A Directv subcontractor was at my house today installing a DVR(I tried, but I just can’t live without one) and when he was finished, he asked if I would mind speaking to his supervisor on the phone. His company requires that the technicians call into the office prior to leaving so that the supervisor can ask the customer about the experience. Are you satisfied with the technician? Was he helpful and friendly? Did he explain how to use the remote? At any point I could have gone off the ranch and torpedoed the guy’s day. But I didn’t; he was good. Nonetheless, this company does not mind asking the questions and dealing with the answers. Then above and beyond that, he left me with a customer feedback sheet with his company’s contact information. I guess if I felt intimidated about telling the “truth” on the phone while he stood beside me, I could always email in what I really thought later.
We love to pat ourselves on the backs for a job well done, but are we willing to ask the hard questions that can prompt uncomfortable answers? Have you ever been part of a team or committee that did this; isolated in a “bubble” refusing to hear the voices from the outside? Or when a voice did sneak in through the cracks, the problem rested with him/her and not us? Or refused to shop the competition with the attitude that they can’t show us anything? I think this is a dangerous game for any business or organization to play. I bet the successful competitors are asking these hard questions and using the answers to improve their products and services. The Bible says “iron sharpens iron” and although criticism can hurt, it can also be constructive.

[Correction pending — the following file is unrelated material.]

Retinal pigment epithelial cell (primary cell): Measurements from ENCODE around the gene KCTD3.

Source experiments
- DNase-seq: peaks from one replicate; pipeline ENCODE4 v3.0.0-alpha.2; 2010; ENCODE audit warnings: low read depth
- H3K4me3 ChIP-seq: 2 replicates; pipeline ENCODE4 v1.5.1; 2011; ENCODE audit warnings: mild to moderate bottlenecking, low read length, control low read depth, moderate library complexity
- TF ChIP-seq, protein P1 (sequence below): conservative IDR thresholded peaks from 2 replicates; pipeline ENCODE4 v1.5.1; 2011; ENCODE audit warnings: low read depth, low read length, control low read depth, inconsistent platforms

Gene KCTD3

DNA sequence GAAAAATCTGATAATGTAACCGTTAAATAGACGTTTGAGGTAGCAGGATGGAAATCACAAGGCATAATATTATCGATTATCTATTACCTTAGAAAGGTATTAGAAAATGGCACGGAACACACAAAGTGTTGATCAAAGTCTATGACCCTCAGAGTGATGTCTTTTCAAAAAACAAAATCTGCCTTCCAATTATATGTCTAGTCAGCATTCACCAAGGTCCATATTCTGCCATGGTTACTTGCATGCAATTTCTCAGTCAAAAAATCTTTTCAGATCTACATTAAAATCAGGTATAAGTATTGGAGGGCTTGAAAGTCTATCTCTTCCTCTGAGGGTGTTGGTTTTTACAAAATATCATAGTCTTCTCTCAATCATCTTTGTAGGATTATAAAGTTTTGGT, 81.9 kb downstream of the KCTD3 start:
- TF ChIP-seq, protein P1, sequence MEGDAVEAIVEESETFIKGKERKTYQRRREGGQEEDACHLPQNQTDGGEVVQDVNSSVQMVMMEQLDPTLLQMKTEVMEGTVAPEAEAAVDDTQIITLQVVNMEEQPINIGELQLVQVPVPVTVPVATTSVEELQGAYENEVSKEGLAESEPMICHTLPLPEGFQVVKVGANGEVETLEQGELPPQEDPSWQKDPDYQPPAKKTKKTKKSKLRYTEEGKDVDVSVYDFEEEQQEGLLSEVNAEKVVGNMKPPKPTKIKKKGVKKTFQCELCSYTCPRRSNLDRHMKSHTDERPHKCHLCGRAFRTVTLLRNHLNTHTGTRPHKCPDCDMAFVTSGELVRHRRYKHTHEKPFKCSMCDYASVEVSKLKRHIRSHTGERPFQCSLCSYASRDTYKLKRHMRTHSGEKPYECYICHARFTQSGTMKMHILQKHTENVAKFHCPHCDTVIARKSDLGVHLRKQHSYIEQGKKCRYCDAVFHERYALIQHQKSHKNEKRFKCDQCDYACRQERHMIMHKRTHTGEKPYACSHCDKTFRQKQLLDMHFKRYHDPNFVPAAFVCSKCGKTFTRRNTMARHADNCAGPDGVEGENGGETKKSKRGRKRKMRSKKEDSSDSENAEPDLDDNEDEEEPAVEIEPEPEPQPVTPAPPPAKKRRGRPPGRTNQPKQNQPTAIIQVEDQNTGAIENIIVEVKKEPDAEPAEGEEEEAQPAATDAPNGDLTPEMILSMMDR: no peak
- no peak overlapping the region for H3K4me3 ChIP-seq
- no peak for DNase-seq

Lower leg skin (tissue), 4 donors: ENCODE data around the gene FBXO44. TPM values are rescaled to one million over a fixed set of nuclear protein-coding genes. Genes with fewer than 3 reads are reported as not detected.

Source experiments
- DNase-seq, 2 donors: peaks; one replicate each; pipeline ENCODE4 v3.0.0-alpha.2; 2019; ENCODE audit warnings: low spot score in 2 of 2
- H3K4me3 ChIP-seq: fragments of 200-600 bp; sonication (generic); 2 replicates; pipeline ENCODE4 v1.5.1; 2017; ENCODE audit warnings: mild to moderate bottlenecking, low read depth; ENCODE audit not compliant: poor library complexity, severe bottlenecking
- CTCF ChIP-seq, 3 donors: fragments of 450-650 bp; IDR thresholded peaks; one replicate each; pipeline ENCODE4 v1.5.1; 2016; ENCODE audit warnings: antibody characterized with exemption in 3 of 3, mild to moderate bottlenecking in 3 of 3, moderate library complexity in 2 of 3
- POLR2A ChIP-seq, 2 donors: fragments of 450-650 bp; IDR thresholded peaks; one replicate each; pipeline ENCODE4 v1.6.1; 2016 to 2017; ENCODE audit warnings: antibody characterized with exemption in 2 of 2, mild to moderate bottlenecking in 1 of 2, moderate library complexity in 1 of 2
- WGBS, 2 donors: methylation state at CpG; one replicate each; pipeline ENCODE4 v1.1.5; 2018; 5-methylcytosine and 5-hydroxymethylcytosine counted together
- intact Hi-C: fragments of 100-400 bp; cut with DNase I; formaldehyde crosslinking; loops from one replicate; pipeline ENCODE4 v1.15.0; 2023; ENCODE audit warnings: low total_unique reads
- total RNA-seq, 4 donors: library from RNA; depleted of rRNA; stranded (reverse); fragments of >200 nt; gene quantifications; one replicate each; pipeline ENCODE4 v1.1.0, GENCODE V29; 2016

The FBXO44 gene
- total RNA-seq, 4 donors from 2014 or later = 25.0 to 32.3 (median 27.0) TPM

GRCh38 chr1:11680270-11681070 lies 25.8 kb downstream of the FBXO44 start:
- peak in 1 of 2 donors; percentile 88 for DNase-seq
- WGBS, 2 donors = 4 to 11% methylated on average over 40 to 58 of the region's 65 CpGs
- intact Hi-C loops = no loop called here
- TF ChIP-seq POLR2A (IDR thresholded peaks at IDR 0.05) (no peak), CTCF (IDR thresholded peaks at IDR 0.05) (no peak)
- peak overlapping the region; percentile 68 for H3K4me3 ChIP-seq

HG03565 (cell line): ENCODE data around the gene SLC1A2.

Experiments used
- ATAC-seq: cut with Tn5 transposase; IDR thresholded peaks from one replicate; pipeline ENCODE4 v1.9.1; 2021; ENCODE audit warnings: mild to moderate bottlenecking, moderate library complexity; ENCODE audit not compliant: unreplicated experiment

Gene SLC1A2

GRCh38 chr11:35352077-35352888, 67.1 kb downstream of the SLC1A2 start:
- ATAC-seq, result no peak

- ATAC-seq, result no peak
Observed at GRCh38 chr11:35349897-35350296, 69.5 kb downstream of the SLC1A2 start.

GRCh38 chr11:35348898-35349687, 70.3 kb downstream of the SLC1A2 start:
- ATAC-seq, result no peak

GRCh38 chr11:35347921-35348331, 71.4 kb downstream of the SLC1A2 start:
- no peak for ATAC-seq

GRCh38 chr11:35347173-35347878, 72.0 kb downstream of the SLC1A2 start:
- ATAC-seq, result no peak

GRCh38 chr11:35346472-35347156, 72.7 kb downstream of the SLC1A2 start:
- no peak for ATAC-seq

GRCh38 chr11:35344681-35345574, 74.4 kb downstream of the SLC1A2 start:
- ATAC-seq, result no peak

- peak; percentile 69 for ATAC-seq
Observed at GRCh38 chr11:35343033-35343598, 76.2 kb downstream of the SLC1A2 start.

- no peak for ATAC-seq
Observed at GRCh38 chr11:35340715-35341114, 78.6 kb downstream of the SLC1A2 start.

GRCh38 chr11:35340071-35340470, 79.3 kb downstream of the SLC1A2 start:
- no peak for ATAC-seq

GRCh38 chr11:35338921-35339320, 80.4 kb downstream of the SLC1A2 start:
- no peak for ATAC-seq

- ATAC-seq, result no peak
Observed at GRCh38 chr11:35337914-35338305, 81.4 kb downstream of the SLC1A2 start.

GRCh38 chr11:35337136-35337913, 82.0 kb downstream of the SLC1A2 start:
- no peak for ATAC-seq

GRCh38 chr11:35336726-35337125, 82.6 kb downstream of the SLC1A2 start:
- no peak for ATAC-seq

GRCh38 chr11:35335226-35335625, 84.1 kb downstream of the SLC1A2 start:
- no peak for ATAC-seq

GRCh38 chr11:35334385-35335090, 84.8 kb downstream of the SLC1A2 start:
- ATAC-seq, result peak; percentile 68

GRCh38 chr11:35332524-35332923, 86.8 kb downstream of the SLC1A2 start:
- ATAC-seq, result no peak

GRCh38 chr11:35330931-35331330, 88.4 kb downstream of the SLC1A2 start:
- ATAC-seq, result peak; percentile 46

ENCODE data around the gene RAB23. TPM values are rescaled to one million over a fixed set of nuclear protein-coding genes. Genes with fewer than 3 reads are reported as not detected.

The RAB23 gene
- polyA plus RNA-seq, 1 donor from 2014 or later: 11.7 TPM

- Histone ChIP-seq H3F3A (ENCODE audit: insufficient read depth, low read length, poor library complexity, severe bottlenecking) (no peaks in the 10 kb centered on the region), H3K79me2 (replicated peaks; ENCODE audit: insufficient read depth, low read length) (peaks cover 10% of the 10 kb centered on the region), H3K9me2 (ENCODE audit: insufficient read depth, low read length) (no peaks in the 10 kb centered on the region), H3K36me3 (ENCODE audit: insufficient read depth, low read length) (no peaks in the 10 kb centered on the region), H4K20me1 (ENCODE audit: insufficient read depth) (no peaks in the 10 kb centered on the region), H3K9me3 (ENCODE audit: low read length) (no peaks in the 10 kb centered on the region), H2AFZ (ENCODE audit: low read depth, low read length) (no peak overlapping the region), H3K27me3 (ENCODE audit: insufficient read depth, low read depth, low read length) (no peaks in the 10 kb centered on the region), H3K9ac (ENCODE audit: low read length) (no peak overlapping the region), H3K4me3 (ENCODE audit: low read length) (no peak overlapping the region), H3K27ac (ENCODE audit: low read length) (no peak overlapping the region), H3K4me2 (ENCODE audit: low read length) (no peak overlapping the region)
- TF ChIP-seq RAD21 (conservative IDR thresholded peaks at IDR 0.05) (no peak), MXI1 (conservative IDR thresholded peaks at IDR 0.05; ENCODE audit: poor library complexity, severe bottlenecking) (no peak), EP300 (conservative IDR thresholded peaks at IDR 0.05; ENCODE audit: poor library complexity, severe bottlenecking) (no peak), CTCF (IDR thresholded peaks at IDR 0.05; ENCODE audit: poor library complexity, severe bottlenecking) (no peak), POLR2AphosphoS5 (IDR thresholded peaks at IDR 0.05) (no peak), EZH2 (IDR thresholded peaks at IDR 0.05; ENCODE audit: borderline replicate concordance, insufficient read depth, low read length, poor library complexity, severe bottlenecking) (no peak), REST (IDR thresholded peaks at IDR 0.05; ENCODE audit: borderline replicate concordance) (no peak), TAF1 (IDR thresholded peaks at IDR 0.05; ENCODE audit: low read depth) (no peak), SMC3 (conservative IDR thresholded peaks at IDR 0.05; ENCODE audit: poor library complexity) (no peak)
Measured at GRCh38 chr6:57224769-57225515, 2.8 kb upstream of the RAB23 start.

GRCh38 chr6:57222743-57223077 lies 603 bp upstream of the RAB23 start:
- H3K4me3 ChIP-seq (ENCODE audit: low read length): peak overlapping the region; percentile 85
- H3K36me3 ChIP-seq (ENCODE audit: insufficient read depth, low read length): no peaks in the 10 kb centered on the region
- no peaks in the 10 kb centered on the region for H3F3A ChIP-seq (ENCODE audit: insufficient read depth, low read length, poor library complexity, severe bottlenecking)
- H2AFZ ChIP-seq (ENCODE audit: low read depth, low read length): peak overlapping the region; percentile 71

Putting aside the business perspective, a more important issue is for us as individuals. Are we asking ourselves the hard questions? Am I being the best husband I can be? (Ouch!) How can I improve? Can I step it up with my kids? Am I a good friend? Do I represent Christ well? Businesses will come and they will all eventually go, but these personal questions bear eternal significance.